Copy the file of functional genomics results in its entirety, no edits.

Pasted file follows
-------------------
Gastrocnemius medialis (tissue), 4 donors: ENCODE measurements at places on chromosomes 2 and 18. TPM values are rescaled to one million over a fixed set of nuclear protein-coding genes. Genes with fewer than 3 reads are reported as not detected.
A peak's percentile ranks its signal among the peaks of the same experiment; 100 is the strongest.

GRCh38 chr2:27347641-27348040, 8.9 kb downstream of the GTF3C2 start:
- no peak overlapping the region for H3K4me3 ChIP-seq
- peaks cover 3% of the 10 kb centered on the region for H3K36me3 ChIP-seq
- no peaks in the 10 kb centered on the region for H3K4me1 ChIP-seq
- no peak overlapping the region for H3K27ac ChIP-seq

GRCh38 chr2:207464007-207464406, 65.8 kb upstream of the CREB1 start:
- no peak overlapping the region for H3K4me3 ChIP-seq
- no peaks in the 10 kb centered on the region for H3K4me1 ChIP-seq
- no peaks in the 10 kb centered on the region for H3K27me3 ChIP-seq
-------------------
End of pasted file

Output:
Gastrocnemius medialis (tissue), 4 donors: ENCODE measurements at places on chromosomes 2 and 18. TPM values are rescaled to one million over a fixed set of nuclear protein-coding genes. Genes with fewer than 3 reads are reported as not detected.
A peak's percentile ranks its signal among the peaks of the same experiment; 100 is the strongest.

GRCh38 chr2:27347641-27348040, 8.9 kb downstream of the GTF3C2 start:
- no peak overlapping the region for H3K4me3 ChIP-seq
- peaks cover 3% of the 10 kb centered on the region for H3K36me3 ChIP-seq
- no peaks in the 10 kb centered on the region for H3K4me1 ChIP-seq
- no peak overlapping the region for H3K27ac ChIP-seq

GRCh38 chr2:207464007-207464406, 65.8 kb upstream of the CREB1 start:
- no peak overlapping the region for H3K4me3 ChIP-seq
- no peaks in the 10 kb centered on the region for H3K4me1 ChIP-seq
- no peaks in the 10 kb centered on the region for H3K27me3 ChIP-seq